Guided Reading Lesson Plan
(Taught to a small-group of 3rd graders at Park Hills Elementary School)
Teacher Name: Miss Kerry Foley
Title: Colleen and the Leprechaun
Reading Strategy: Make, revise, and confirm predictions
Comprehension Strategy: Sequence Events
Text Level: Reading A-Z, Level N
-Write the word “leprechaun” on the board and read it aloud to students
-Call on students’ prior knowledge of leprechauns; record ideas
-Discuss “reality” vs. “fantasy” & ask if leprechauns are real or fantasy
-Give students books & have them write their names on the inside cover
-Take a picture-walk through the book, looking at pictures and titles of chapters
-Ask students to offer ideas as to what the book is about
-Discuss the title page (title, author, illustrator, etc.)
-Ask for other examples of fantasy stories
-Introduce predictions and explain the value of making predictions, right or wrong
-Explain how good readers continue to make predictions while reading
-Discuss the table of contents and model a prediction using one of the chapter titles
-Introduce and explain prediction worksheet
-Create a similar chart on board and model writing a prediction
Think-aloud: “When I look at the table of contents, I see that one of the chapter titles is ‘Colleen Goes to Ireland.’ If Colleen is going to Ireland, she must live somewhere else. I wonder why she is going to Ireland. I know that sometimes people leave their home to go on vacation. Maybe she is going on vacation! She must be excited, then. Maybe Colleen is going on vacation to Ireland because she has always wanted to visit there.”
-Have students make and write a prediction based on the table of contents and cover illustrations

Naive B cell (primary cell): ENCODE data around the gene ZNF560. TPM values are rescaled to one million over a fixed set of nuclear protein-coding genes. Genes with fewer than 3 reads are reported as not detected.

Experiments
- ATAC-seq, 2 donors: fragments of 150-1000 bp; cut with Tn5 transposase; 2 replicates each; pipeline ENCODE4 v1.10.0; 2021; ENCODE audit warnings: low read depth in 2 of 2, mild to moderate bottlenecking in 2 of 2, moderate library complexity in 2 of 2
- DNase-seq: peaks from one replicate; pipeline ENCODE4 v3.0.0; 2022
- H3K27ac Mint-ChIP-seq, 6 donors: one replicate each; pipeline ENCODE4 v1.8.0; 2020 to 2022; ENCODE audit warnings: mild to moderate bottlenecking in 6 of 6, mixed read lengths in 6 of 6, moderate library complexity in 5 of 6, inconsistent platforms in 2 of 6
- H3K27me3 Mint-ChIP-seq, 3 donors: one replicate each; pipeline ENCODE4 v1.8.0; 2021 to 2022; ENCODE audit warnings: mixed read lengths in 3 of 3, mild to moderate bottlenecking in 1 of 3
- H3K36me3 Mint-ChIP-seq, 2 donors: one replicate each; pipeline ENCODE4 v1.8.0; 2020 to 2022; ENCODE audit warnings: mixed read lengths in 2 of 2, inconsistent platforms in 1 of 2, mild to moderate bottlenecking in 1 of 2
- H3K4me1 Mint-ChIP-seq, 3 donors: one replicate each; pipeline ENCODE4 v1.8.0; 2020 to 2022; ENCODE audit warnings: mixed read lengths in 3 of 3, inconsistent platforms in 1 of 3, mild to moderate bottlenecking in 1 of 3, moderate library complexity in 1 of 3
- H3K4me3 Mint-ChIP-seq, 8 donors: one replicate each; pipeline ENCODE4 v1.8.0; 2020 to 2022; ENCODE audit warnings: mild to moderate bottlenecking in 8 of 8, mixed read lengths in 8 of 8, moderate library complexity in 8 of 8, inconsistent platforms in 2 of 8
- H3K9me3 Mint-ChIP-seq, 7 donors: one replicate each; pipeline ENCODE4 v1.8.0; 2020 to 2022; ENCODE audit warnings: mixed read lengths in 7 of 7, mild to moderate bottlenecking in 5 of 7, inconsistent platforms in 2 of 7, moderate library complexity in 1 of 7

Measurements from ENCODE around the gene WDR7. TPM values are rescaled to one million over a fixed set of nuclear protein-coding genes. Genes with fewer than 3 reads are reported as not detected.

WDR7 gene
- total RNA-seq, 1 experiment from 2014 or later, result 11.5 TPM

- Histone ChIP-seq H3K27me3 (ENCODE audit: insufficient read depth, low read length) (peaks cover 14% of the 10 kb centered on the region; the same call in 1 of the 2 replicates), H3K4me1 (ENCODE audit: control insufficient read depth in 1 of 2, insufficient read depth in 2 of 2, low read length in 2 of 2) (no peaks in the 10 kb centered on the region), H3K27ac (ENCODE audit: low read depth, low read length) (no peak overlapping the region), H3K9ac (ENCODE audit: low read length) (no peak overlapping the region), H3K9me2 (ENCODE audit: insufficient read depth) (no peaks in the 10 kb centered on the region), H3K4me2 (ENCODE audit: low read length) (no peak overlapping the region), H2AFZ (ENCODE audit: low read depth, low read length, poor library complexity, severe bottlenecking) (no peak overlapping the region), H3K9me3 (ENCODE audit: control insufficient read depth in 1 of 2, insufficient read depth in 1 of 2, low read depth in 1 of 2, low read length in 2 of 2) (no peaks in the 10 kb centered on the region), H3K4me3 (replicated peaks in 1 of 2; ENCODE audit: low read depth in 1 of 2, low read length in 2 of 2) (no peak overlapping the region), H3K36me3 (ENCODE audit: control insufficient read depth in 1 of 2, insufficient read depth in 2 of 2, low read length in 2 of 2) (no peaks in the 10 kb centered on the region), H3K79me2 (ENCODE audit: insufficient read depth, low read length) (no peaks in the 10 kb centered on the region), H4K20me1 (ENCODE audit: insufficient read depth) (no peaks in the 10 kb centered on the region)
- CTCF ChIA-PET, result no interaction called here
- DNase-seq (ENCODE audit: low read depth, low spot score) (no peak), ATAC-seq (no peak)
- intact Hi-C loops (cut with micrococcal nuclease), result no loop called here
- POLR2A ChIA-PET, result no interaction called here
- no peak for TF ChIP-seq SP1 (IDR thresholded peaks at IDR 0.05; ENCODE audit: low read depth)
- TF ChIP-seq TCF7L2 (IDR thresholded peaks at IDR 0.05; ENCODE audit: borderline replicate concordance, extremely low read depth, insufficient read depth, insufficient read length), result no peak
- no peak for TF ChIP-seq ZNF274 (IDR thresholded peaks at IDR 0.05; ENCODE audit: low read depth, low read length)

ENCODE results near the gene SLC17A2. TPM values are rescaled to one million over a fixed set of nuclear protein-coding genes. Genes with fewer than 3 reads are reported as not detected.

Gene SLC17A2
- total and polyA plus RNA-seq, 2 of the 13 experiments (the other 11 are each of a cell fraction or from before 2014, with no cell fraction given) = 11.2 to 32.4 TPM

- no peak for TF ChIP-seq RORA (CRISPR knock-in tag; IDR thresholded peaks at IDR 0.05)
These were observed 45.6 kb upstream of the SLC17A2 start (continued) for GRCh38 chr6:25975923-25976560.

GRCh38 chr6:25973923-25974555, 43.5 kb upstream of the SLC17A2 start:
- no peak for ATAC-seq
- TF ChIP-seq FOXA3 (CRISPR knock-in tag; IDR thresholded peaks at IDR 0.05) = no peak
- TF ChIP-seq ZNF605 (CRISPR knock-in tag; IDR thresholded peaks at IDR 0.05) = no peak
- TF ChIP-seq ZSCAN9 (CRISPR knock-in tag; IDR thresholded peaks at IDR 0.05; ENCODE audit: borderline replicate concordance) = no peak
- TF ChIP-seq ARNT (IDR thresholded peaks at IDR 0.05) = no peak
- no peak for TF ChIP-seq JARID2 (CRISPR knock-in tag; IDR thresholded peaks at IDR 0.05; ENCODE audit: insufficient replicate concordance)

-Remind students to use other reading strategies in addition to the targeted reading strategy
-Summarize yesterday’s lesson
-Review that stories are generally told from beginning to end
-Model sequencing using the example of a student’s day so far; put events in order
-Explain that certain words are used to explain a sequence of events (first, next, then, last)
-Ask a student to re-order the school day events out of order (ask: “Does this make sense? Why not?”)
-Explain that a sequence of events is only created using the main ideas of the day’s events, not every single detail
-Have students explain to a partner why it’s important to only use main ideas when sequencing (make connection to summarizing)
-Write the content vocabulary words on the board: hedgerow, legends, leprechaun, treasure
-Have students divide a blank sheet of paper into 4 sections (by folding)
-Ask students to draw or write what they know about the word; if they know nothing, encourage them to make an educated guess
-As a group, discuss and create a definition for each word
Model how to sue a dictionary or glossary to look up the meanings of words (i.e. hedgerow in the book’s glossary)
-Read the word in its context (pg. 11) to confirm the meaning
-Repeat with the other 3 words
-Point out that only some of the book’s vocabulary words can be found in the glossary and that others are in the dictionary
-Have students re-read the prediction they wrote
-Students read pages 4, 5, and 6 (whisper read)
-Ask comprehension questions:
*Why is Colleen excited? Give more than one reason.
*What is the name of the capital of Ireland?
*Looking at the picture, how do you think Colleen felt when her grandparents
hugged her in the airport?
*How do you feel when your grandparent, or someone you love, gives you a hug?
*Who do you think the “little people” are?